The Amsterdam Treaty, in its provisions on police and judicial cooperationco-operation in criminal matters, expressly states that the Union will take steps to prevent and combat racism and xenophobia as one of the prime objectives of its efforts to create an area of freedom, security and justice. In 1996 the Council adopted a Joint Action to facilitate effective judicial cooperationco-operation between the Member States to prevent perpetrators of racism and xenophobia from taking advantage of differences in legislation within the Union in order to escape justice. In the light of an evaluation of the Joint Action to be submitted at the end of 2000, the Commission will present a framework decision under Article 29 of the Treaty to enhance judicial cooperationco-operation in the fight against racism. This initiative will cover, among other things, the spread of this type of crime on the Internet.
In the area of conditions of admission and residence, the first initiative of the Commission since the entry into force of the Treaty of Amsterdam has been a draft Directive on the right to family reunification. This is justified for several reasons: firstly, family reunification is not simply regulated by national laws since many international and regional instruments lay down rules or principles on this issue; secondly, family reunification has been one of the main vectors of immigration over the last twenty years; thirdly, it is an essential element in the integration of persons already admitted and finally, this subject has been a priority for the Council since 1991. This reflects the Commissions view that successful integration of third country nationals to maintain economic and social cohesion is one of the major challenges which the EU faces with respect to immigration policy. The establishment of stable family communities ensures that migrants are able to contribute fully to their new societies.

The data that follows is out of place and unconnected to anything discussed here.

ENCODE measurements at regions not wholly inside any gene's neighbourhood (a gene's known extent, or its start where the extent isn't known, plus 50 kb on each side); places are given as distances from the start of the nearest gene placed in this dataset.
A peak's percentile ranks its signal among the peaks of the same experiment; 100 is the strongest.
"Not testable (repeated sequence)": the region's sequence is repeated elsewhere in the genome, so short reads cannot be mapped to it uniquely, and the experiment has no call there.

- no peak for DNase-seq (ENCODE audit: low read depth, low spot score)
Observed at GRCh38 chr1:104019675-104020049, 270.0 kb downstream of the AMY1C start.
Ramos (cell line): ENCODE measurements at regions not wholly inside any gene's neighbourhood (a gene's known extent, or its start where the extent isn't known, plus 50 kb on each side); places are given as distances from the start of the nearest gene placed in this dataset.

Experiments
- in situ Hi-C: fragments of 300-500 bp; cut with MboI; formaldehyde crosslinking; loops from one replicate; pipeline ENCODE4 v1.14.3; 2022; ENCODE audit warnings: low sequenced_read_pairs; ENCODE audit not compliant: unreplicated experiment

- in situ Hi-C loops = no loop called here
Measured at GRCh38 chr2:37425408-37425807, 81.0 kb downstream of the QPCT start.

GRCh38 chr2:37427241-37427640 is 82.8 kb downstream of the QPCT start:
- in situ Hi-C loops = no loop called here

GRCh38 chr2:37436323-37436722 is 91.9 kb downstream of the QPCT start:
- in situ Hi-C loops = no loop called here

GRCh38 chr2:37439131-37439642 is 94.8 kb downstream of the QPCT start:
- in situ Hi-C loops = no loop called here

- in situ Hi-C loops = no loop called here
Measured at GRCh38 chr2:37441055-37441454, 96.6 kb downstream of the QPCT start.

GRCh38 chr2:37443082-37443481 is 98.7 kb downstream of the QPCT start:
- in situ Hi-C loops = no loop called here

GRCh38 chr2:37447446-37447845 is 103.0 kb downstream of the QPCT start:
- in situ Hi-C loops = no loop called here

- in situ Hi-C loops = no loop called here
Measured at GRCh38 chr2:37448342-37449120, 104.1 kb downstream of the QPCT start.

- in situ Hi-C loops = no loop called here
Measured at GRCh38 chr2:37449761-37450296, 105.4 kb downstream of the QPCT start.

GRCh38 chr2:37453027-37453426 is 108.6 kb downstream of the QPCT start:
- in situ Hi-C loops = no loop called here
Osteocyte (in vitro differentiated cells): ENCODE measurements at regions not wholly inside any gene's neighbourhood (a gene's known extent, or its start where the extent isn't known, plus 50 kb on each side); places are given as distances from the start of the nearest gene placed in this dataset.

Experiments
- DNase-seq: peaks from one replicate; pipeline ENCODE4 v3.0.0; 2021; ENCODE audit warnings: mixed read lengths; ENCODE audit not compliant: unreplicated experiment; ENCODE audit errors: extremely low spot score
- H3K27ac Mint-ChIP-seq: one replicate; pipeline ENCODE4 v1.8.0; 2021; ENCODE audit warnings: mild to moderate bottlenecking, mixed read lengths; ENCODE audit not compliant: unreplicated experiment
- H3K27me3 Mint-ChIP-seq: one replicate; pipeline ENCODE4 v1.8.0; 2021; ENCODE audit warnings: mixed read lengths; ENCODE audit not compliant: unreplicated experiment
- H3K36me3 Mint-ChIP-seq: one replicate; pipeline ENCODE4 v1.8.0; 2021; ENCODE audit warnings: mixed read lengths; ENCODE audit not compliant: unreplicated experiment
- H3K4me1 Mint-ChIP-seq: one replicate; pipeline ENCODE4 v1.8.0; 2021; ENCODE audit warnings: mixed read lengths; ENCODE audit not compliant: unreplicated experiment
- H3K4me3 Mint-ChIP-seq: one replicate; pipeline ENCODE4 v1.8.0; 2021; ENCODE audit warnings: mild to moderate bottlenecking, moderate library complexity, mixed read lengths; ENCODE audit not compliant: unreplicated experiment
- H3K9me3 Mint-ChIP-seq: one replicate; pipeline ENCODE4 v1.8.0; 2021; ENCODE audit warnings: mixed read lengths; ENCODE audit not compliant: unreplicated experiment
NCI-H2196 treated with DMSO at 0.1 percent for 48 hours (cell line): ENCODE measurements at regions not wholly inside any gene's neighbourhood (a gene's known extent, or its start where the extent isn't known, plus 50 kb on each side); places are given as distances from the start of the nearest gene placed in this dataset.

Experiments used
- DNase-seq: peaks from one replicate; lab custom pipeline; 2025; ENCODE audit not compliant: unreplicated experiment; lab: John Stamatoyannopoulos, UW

The proposal establishes a conditional right to family reunification on the part of third country nationals. It would allow third country nationals meeting certain criteria to be reunited with the members of their nuclear family, or even, in strictly defined cases, with other members of their wider family. The proposal also defines a number of rights which should be granted to family members. After receiving the opinion of the European Parliament, the Commission has adopted an amended proposal which is currently under consideration in the Council.